Sunday, April 25, 2004


Jack Driscoll: On Photography:
Ed Fitzgerald was a well-known photographer who in his later years became a wire service and newspaper photo editor. He was considered an expert on which lens to use when. But there was another major factor that enhanced his prize-winning photos: lighting.

Most photographers realize that shooting an image from the correct angle is crucial to the creation of distinctive photographs. Fitzgerald took it one step further, making sure that the light on his subject was just right.

One day he was assigned to cover baseball slugger Ted Williams who was working out at the ballpark after recovering from an injury. Williams tended to be antagonistic toward journalists, but Fitzgerald engaged him in conversation about camera shutter speeds while maneuvering Williams to a spot on the first-base line where, in mid-conversation, Williams took picturesque practice swings with his back to the field. More importantly the lighting was perfect at that spot.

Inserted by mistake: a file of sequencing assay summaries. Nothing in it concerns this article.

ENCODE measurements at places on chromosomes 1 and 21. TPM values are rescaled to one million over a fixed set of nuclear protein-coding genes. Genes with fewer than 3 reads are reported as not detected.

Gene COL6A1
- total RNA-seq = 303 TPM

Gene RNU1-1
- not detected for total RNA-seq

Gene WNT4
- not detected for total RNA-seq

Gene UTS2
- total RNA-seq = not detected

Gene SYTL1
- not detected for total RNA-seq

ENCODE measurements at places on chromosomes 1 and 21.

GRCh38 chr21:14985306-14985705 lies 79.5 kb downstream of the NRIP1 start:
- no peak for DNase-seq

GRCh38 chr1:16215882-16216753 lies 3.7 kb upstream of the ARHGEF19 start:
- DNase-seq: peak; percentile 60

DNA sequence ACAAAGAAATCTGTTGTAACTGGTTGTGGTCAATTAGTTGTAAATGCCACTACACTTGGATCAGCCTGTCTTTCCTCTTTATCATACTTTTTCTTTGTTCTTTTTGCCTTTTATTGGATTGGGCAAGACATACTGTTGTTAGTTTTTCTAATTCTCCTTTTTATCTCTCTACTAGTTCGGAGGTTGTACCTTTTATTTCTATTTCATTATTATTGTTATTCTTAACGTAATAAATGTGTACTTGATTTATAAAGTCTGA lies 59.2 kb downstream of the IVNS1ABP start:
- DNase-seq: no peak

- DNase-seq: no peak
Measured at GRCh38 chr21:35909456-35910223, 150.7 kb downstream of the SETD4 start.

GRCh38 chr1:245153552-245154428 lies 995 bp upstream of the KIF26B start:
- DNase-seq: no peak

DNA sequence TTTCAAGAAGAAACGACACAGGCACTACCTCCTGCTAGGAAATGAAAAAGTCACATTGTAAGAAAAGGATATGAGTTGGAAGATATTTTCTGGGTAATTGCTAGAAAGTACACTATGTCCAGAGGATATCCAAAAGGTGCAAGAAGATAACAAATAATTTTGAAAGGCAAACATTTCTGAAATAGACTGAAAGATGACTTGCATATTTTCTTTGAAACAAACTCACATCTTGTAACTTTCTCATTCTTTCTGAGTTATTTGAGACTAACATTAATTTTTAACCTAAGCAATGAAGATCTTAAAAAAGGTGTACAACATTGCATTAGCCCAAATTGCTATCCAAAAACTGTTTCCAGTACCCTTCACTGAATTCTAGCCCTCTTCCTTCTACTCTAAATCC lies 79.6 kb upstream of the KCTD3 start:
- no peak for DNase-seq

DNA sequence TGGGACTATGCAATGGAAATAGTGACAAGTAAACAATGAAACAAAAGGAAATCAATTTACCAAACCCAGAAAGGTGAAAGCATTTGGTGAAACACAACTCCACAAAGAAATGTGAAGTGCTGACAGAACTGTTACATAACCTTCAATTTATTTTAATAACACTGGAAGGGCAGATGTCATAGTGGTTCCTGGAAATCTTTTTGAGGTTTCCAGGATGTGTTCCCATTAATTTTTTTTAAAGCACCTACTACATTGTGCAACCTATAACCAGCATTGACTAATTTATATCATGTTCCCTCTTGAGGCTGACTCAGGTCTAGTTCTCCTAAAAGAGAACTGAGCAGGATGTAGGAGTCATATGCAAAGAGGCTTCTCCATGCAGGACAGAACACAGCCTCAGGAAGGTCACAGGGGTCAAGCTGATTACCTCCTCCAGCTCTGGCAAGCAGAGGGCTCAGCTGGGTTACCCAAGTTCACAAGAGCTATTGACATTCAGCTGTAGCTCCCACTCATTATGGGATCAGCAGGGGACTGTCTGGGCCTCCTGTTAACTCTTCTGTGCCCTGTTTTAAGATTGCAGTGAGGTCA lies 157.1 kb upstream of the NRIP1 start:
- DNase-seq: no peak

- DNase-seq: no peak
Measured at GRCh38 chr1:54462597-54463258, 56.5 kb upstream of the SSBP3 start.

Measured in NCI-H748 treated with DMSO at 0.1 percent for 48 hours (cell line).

On the way back to the office, Fitzgerald stopped his car in the middle of the street in front of city hall, having spotted an old man with a white beard sitting on a low wall reading the paper. The noon sun was glancing off the newspaper, illuminating the facial image. Fitzgerald crouched, snapped the photo and jumped back into the car. That profile photo appeared in newspapers around the US and won another major contest.

Fitzgerald was an artist who saw images in the right light.
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